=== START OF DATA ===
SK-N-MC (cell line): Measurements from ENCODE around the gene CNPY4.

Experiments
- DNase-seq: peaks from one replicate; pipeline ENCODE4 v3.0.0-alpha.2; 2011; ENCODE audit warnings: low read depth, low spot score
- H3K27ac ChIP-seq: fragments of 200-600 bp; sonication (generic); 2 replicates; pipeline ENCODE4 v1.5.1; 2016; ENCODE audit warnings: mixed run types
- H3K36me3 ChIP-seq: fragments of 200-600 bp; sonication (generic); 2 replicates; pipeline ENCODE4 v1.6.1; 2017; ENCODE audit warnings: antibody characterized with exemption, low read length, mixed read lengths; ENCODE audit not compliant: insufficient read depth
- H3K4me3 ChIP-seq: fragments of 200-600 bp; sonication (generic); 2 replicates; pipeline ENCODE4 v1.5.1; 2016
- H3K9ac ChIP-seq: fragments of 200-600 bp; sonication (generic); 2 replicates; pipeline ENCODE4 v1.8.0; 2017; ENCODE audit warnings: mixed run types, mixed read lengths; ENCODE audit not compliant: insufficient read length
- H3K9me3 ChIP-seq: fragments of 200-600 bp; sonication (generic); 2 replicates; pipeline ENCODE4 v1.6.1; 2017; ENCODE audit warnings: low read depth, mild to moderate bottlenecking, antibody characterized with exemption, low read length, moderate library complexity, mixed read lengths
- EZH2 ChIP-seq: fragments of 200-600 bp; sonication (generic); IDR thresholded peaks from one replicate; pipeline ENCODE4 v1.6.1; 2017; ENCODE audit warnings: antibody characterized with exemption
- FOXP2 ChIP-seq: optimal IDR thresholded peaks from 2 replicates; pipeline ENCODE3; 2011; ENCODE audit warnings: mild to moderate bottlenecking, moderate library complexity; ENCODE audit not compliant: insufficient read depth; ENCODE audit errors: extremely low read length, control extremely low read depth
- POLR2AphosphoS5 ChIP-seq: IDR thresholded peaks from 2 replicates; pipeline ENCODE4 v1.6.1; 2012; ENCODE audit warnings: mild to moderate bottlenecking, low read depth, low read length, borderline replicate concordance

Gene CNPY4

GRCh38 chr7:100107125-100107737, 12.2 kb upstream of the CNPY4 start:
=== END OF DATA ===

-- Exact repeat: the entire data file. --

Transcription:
SK-N-MC (cell line): Measurements from ENCODE around the gene CNPY4.

Experiments
- DNase-seq: peaks from one replicate; pipeline ENCODE4 v3.0.0-alpha.2; 2011; ENCODE audit warnings: low read depth, low spot score
- H3K27ac ChIP-seq: fragments of 200-600 bp; sonication (generic); 2 replicates; pipeline ENCODE4 v1.5.1; 2016; ENCODE audit warnings: mixed run types
- H3K36me3 ChIP-seq: fragments of 200-600 bp; sonication (generic); 2 replicates; pipeline ENCODE4 v1.6.1; 2017; ENCODE audit warnings: antibody characterized with exemption, low read length, mixed read lengths; ENCODE audit not compliant: insufficient read depth
- H3K4me3 ChIP-seq: fragments of 200-600 bp; sonication (generic); 2 replicates; pipeline ENCODE4 v1.5.1; 2016
- H3K9ac ChIP-seq: fragments of 200-600 bp; sonication (generic); 2 replicates; pipeline ENCODE4 v1.8.0; 2017; ENCODE audit warnings: mixed run types, mixed read lengths; ENCODE audit not compliant: insufficient read length
- H3K9me3 ChIP-seq: fragments of 200-600 bp; sonication (generic); 2 replicates; pipeline ENCODE4 v1.6.1; 2017; ENCODE audit warnings: low read depth, mild to moderate bottlenecking, antibody characterized with exemption, low read length, moderate library complexity, mixed read lengths
- EZH2 ChIP-seq: fragments of 200-600 bp; sonication (generic); IDR thresholded peaks from one replicate; pipeline ENCODE4 v1.6.1; 2017; ENCODE audit warnings: antibody characterized with exemption
- FOXP2 ChIP-seq: optimal IDR thresholded peaks from 2 replicates; pipeline ENCODE3; 2011; ENCODE audit warnings: mild to moderate bottlenecking, moderate library complexity; ENCODE audit not compliant: insufficient read depth; ENCODE audit errors: extremely low read length, control extremely low read depth
- POLR2AphosphoS5 ChIP-seq: IDR thresholded peaks from 2 replicates; pipeline ENCODE4 v1.6.1; 2012; ENCODE audit warnings: mild to moderate bottlenecking, low read depth, low read length, borderline replicate concordance

Gene CNPY4

GRCh38 chr7:100107125-100107737, 12.2 kb upstream of the CNPY4 start: